I once heard from a linguist that the hardest thing about machine translation is not the incongruity of different languages but wild human inconsistency in any single language, that we rarely say anything the same way twice. I have been invigorated in Mexico City by the same thing that also exhausts me anywhere, which is other people. It has taken me a long time to make peace with this, but I do not think my path is one of solitude and ritual.
I want a life of spontaneity and that wild inconsistency and to be slightly unhinged and to change my mind. I want to write about what she said, and how she moved her hands when she said it, and how easy, how surprisingly easy, it was to pretend to be okay.
I had just written a catalogue essay for a dear friend, Minjae Kim, on the occasion of his first solo exhibition at the gallery MARTA, which was co-founded by Heidi Korsavong. Justin Chung took the photos in the gallery, of me in this silk dress designed by Marissa Maximo, and I felt so capacious in it, like a runaway plane that needs a parachute to slow down. But mostly I am saying all these names out loud because they are the names of Asian American Pacific Islander immigrants or children of immigrants, and that is its own thrill.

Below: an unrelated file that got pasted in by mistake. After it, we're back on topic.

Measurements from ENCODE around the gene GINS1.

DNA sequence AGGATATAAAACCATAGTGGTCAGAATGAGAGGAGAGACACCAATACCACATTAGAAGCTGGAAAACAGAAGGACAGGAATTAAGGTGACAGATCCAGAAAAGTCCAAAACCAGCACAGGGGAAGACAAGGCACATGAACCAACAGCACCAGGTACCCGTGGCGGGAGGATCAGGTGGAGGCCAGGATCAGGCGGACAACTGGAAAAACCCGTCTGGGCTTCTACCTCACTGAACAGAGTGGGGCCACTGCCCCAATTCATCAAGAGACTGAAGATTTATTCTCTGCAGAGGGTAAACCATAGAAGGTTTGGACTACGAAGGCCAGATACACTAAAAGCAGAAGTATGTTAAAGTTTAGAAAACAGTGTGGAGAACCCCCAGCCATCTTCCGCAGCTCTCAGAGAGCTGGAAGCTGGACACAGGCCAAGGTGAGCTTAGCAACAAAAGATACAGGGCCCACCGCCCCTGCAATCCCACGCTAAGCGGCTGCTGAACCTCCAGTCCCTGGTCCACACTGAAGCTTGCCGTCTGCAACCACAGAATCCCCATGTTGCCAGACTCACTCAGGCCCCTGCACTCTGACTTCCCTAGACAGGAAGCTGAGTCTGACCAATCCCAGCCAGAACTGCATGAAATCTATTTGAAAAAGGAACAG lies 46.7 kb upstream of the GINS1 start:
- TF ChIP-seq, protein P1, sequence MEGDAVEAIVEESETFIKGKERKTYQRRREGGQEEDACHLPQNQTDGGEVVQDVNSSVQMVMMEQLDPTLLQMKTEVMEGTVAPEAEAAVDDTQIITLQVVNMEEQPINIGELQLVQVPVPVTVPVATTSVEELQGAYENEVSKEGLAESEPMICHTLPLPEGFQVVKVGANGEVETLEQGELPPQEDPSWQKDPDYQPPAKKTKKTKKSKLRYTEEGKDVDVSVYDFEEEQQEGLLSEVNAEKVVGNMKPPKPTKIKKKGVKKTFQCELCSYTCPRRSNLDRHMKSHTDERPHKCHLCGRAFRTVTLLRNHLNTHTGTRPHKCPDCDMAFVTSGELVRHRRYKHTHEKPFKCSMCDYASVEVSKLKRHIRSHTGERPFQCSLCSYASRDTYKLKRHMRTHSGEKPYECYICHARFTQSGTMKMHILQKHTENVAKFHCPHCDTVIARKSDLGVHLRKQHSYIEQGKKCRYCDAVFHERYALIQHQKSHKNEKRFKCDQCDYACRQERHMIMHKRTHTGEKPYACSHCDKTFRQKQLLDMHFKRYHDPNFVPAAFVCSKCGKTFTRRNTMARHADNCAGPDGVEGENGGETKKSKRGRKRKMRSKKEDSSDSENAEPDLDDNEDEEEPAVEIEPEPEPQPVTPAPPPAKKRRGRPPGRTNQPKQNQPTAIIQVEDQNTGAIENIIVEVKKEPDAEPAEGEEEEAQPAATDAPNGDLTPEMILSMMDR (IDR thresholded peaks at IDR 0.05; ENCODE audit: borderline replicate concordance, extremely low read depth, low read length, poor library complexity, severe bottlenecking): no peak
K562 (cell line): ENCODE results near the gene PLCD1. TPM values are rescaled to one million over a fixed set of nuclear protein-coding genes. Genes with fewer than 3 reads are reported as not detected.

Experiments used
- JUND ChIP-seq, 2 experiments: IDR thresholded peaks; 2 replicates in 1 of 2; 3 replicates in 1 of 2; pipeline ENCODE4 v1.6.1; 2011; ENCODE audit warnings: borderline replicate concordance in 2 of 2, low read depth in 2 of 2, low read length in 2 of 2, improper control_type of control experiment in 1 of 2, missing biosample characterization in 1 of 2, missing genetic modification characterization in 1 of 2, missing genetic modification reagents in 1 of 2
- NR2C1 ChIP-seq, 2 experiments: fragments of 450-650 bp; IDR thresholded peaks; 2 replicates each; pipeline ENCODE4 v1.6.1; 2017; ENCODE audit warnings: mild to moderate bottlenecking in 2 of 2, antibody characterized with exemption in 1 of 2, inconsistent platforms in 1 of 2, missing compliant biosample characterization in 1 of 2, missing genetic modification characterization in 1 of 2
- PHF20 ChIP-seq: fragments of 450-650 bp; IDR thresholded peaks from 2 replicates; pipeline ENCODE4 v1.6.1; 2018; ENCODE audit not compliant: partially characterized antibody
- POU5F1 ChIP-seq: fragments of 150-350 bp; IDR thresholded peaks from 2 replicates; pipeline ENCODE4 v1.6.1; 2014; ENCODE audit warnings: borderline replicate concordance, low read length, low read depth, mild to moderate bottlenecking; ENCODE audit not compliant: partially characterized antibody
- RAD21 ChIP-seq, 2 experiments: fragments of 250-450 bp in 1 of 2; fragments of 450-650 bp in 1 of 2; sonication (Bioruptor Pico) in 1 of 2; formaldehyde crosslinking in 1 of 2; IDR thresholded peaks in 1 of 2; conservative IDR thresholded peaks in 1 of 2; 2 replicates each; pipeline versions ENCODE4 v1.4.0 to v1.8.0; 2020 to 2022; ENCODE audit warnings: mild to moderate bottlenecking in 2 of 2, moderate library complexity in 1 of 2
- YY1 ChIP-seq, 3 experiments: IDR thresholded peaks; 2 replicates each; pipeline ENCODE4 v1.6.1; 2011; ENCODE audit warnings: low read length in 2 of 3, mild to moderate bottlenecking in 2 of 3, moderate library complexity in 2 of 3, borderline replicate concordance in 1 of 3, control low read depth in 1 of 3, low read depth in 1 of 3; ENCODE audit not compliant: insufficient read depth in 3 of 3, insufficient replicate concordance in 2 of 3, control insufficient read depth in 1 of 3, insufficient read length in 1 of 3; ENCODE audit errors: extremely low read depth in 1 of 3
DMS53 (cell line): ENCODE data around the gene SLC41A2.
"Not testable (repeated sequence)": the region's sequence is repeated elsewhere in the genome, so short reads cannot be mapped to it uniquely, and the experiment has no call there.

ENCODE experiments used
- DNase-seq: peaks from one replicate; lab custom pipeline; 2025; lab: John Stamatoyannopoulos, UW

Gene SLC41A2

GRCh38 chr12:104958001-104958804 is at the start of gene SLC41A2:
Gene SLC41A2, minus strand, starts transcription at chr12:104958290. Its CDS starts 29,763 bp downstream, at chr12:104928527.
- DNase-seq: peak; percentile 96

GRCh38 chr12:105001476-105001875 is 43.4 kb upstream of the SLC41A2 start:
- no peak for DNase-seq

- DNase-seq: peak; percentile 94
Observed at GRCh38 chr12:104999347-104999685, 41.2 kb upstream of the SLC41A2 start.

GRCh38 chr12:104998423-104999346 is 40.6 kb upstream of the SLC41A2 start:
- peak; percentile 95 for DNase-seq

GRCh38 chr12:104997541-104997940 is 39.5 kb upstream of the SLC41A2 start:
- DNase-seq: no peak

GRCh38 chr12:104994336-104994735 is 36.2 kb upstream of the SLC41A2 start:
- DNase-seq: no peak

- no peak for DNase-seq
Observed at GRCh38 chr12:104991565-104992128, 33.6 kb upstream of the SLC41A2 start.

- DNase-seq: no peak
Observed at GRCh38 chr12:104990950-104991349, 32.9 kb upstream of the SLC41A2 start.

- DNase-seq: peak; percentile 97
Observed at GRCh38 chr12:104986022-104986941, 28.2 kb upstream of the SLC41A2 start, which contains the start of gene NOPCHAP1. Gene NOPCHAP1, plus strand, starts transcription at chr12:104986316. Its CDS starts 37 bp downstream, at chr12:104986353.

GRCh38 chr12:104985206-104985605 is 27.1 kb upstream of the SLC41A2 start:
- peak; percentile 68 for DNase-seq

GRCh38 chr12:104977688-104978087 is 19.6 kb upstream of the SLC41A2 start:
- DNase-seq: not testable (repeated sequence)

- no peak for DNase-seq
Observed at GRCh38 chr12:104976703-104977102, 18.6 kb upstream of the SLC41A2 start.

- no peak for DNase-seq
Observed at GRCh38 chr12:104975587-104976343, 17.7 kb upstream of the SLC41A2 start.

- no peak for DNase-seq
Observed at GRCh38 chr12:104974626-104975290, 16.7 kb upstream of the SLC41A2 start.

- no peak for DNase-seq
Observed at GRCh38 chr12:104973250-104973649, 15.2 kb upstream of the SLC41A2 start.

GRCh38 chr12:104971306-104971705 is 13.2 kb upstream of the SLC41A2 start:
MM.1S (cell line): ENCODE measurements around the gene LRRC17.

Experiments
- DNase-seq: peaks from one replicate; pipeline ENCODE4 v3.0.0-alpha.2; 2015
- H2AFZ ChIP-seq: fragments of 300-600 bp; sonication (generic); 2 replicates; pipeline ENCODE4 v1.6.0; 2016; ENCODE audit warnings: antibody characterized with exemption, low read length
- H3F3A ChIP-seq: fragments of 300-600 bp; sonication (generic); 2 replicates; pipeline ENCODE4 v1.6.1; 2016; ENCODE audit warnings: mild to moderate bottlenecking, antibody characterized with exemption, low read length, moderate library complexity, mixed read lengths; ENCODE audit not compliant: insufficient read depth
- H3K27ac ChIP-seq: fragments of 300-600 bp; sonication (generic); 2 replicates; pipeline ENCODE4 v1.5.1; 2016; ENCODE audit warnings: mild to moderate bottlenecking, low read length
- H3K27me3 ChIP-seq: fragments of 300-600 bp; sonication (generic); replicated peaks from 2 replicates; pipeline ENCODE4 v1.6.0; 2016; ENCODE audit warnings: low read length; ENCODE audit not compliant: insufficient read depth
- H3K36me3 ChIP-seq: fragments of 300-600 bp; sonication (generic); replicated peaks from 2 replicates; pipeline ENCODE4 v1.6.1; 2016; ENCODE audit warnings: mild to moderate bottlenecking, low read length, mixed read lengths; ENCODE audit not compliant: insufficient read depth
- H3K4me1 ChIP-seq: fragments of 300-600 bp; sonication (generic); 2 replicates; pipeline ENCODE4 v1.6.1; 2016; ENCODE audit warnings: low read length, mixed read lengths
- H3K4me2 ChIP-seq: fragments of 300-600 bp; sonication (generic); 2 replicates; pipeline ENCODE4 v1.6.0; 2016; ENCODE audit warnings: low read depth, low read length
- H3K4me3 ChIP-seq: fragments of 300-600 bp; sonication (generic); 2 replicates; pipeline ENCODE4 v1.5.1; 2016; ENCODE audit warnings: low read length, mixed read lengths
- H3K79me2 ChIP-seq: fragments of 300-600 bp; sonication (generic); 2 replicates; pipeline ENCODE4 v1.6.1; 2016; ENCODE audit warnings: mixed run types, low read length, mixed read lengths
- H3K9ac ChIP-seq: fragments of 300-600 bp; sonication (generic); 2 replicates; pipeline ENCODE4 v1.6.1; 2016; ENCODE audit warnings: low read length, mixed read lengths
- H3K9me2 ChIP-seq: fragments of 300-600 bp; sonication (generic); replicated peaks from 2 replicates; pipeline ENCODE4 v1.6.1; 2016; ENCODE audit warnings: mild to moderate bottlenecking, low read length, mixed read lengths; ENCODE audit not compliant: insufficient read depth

I think maybe there is a responsibility for the rest of us not to contribute to the artification of everything, and not to create microcapitalisms covered in flowers, and to leave some space for smaller wonders.